Rookies join a team and spend years learning the ropes before they’re thrust into the winner’s circle. It’s a rule of thumb that’s almost a law of life, right? Maybe not, at least not for 2008 Big Walnut High School graduate Britni Allen and IndyCar driver Alexander Rossi.
Allen had just started in February of this year with Andretti Autosport as a corporate communications manager; the 25-year-old Rossi had just come on board the Andretti Autosport IndyCar team from Formula One. Both Allen and Rossi were rookies, both on a learning curve, then Rossi stunned the racing world by winning the May 29 100th Indianapolis 500 while running on fumes, and he was a driver assigned to Britni Allen, along with number two finisher Carlos Munoz.
Let’s back up for a minute. Britni Allen was a Big Walnut High School Cheerleader in 2007 when Big Walnut won the Division 3 State Championship Football crown. For many of her peers that would be the highlight of a lifetime. Allen graduated at the end of that school year and attended The Ohio State University for five years, earning a Bachelor’s degree in Human Development and Family Services. She planned on becoming an elementary school teacher.
“I was a member of Kappa Kappa Gamma sorority, and the chef for the sorority was also the executive chef for Rahal-Letterman-Lanigan Racing,” Allen said during a phone interview while she was driving from Indianapolis to Columbus two weeks ago to attend a wedding. “Their Indy Car team was out of Indianapolis but they had a home office in Hilliard. The chef asked me to help at the Indianapolis 500 in 2012, then I did another year helping out with catering, and the year after that I traveled to every single race during the summer of 2014.”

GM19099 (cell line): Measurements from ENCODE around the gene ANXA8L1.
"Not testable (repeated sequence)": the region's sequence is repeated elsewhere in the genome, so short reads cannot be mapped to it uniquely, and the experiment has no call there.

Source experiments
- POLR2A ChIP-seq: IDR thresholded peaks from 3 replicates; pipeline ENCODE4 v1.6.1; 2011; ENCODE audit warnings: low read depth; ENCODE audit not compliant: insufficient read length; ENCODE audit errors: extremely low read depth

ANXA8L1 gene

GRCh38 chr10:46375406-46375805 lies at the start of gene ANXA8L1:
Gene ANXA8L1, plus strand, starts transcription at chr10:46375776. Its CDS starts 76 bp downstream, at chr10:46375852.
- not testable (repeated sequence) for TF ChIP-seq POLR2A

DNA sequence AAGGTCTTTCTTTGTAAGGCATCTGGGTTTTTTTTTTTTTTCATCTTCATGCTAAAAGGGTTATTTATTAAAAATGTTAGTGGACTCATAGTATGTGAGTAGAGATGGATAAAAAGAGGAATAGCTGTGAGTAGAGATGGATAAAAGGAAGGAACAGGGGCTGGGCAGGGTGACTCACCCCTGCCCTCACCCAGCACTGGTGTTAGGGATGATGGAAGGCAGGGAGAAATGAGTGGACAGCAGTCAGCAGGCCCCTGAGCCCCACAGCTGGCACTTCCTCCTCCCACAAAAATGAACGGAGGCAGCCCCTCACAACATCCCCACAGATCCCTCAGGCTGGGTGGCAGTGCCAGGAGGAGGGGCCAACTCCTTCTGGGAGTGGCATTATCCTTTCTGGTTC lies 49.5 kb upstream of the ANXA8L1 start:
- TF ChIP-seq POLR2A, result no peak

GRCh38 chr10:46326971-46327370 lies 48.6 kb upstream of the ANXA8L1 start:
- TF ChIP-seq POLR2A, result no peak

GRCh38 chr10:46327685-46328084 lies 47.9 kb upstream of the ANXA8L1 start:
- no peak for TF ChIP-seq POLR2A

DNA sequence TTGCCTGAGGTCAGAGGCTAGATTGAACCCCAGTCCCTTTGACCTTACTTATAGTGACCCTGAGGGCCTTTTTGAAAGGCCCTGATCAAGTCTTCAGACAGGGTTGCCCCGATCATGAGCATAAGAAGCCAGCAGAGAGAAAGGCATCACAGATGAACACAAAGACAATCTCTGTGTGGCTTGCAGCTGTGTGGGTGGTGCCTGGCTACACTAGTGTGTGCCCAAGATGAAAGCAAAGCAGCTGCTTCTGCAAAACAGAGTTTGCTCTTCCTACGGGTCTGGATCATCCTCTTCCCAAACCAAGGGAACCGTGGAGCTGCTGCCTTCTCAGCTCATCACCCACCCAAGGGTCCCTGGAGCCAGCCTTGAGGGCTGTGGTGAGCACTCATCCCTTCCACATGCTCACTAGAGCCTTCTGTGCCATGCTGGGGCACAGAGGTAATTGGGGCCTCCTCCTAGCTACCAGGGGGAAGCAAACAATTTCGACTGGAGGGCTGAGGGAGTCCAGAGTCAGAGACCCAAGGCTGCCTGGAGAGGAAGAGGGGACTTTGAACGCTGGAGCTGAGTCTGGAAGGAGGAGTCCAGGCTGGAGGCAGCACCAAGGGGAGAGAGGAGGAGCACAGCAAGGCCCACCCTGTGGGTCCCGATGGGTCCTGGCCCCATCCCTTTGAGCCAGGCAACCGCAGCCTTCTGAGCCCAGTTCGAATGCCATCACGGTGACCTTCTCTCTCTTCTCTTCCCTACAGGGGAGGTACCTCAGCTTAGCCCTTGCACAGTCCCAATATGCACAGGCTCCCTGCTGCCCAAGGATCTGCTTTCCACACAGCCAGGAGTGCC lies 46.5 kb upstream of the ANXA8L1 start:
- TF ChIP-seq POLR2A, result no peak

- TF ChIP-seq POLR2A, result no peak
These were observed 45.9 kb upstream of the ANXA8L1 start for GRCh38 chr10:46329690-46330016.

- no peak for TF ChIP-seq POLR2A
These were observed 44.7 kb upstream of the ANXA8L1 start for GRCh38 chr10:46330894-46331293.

During 2015 a job opened up as a coordinator and client services manager with Bryan Herta Autosport; Allen applied for the position and she got it.
“As the 2016 season began we merged with Andretti Autosport and I do communications with Andretti IndyCar teams and Indy Lights,” Allen said. “Our teams merged in mid-February. Two days later Alexander Rossi came over from Formula One, and Rossi was one of my primary drivers.”
Allen said Rossi, in only his sixth IndyCar race, was not expected to win the Indianapolis 500. He had a few poor pit stops early in the race that set him back to 29th place. Then, while Rossi was concentrating on regaining position on the track, Bryan Herta recommended that he conserve fuel instead of making a final pit stop. That decision led to the rookie-win while running on fumes, with teammate Munoz coming in second.
“That Indy 500 was my first ever win, and it’s especially exciting because it was the 100th running of the Indianapolis 500,” Allen said. “It’s been a big learning experience for me, for my profession, but it’s something I didn’t really expect to happen.”
Asked if it was stressful in the pits and winner’s circle near the end of and following the race, Allen said when it was starting to look like Rossi could win her boss called and asked if she could handle the situation.
“In our role you have to keep it together,” Allen said. “In some ways it still hasn’t sunk in. We were at the track that day until 9:30 or 10 at night, then back at the track on Monday morning for photos. Then the team traveled to New York and then Detroit for the next race on June 5.”
Asked what her future plans are, and if they include returning to her original goal of teaching at the elementary level, Allen said she enjoys the position she’s found herself in.
“Breaking into racing at this level is really difficult,” Allen said. “I have an opportunity to work with a prestigious racing team, Andretti Autosport, and it’s something I truly enjoy. The people I work with are amazing; I love going to work every day.”
It’s a busy schedule. Allen is at the track for 16 IndyCar races this year, and another 18 races with the Indy Light series.
Last Saturday, Allen was at the Texas Motor Speedway in Fort Worth for the Firestone 600 (won by New Albany’s Graham Rahal of Rahal-Letterman-Lanigan Racing); this coming Sunday (Sept. 4) is the IndyCar Grand Prix at the Glen from Watkins Glen International in New York state.
Reporter Lenny C. Lepola can be reached at 614-266-6093.